Obama warms to health-insurance mandate

Letter to senators requests broad reform bill addressing coverage, costs

WASHINGTON – With lawmakers poised to begin a major push to reshape the nation’s health care system, President Barack Obama on Wednesday signaled new openness to the idea of the government requiring most Americans to obtain medical insurance – a position likely to increase momentum behind the drive to create a coverage mandate.

At the same time, the president, who rejected such a mandate during the 2008 campaign, reaffirmed in strong terms his determination to offer a government-run health care plan as an alternative to private insurance.

“I strongly believe that Americans should have the choice of a public health insurance option operating alongside private plans,” Obama said in a two-page letter to Sens. Edward M. Kennedy, D-Mass., and Max Baucus, D-Mont., who are leading efforts to develop health care legislation. “This will give them a better range of choices, make the health care market more competitive and keep insurance companies honest.”

Obama also indicated he was receptive to a new requirement that large businesses share in the cost of providing health insurance. And he called for at least another $200 billion in cuts to the federal Medicare and Medicaid insurance programs for senior citizens and poor families to pay for expanded coverage. This would be in addition to $300 billion in cuts requested earlier.

The letter, released a day after the president met with two dozen Senate Democrats at the White House to talk about health care, came as the White House intensified its effort to build momentum for a major health care overhaul this year. Obama has asked Congress to send him a bill by October.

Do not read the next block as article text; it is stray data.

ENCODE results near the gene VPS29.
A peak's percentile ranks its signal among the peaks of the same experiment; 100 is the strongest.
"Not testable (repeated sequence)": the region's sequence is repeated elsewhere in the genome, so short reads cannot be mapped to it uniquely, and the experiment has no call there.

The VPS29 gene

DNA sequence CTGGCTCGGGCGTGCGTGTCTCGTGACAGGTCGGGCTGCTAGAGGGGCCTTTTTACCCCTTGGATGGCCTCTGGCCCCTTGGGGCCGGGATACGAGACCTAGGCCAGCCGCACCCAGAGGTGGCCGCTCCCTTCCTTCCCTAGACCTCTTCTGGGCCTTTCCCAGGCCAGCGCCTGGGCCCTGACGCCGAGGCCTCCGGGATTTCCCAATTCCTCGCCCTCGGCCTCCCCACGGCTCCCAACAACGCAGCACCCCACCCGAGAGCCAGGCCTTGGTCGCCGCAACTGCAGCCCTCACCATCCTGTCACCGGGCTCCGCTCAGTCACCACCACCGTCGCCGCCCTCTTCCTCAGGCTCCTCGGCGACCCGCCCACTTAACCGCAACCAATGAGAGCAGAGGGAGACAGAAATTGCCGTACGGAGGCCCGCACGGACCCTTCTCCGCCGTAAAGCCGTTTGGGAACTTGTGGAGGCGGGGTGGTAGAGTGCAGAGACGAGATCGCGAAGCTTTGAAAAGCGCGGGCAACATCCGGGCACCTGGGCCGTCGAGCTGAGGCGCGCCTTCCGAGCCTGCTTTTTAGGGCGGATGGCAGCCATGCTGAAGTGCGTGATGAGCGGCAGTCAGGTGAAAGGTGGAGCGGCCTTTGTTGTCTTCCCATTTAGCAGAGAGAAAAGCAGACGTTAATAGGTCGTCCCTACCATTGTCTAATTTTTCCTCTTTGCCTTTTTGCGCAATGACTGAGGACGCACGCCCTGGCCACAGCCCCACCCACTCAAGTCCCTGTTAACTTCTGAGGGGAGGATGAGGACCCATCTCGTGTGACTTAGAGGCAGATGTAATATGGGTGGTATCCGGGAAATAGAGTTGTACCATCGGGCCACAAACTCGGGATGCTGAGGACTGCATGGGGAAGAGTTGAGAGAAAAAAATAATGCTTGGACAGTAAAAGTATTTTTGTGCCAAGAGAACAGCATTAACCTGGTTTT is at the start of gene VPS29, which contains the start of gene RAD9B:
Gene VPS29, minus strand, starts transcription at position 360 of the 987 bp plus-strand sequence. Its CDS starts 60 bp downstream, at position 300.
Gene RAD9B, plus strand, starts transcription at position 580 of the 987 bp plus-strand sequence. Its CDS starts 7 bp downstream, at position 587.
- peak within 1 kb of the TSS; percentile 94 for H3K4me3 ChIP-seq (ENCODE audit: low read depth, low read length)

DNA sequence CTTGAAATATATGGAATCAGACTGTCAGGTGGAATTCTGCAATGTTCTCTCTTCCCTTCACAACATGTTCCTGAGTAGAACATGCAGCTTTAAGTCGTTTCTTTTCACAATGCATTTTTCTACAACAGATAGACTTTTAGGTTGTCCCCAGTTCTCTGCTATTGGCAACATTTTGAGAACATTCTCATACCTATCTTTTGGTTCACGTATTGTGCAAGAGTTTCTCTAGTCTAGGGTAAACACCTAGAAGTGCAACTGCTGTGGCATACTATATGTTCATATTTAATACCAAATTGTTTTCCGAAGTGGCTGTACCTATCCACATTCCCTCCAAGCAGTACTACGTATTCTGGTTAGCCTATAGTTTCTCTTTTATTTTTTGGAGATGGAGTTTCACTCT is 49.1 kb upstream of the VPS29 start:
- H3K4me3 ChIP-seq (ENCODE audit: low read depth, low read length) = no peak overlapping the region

Kennedy and Baucus plan to introduce major health care bills over the next several weeks, as do senior House Democrats. At the same time, many Republicans are stepping up their criticism of the initiative, which they claim will increase government control of medicine.

Obama and his chief lieutenants have emphasized the need to control costs in reaction to widespread public anxiety about rising health care bills – as well as concerns among experts about the nation’s skyrocketing health care tab, which this year will top $2.2 trillion.

“I want to stress that reform cannot mean focusing on expanded coverage alone,” Obama wrote. “Indeed, without a serious, sustained effort to reduce the growth rate of health care costs, affordable health care coverage will remain out of reach.”

Though Obama has made a health care overhaul one of his top priorities, he has thus far largely avoided staking out firm positions on some of the most contentious issues, endorsing broader goals while letting senior Democrats write the specifics on Capitol Hill.

The coverage mandates, described sometimes as “shared responsibility,” and the so-called public plan have been among the more controversial concepts in the emerging debate.

In his letter, the president left room for compromise on the mandates, suggesting exemptions for people who cannot afford insurance and for small businesses.

At least one GOP lawmaker praised the president’s approach.

“Having the president engaged in the legislative debate with yesterday’s meeting and today’s letter, which doesn’t draw lines in the sand, is helpful because of his statements that reform legislation needs to have bipartisan support,” said Iowa Sen. Charles E. Grassley, the senior Republican on the Senate Finance Committee.

But Obama’s letter, which came as lawmakers are finalizing their health care bills, represented a direct challenge to business groups long wary of requirements that they provide insurance or pay some kind of fee to help the government finance wider coverage.

Even some small businesses are wary of mandates with exemptions, out of concern that the exemptions could be adjusted in the future.

Insurance companies, which have embraced a new mandate, vigorously oppose the proposed government insurance program.

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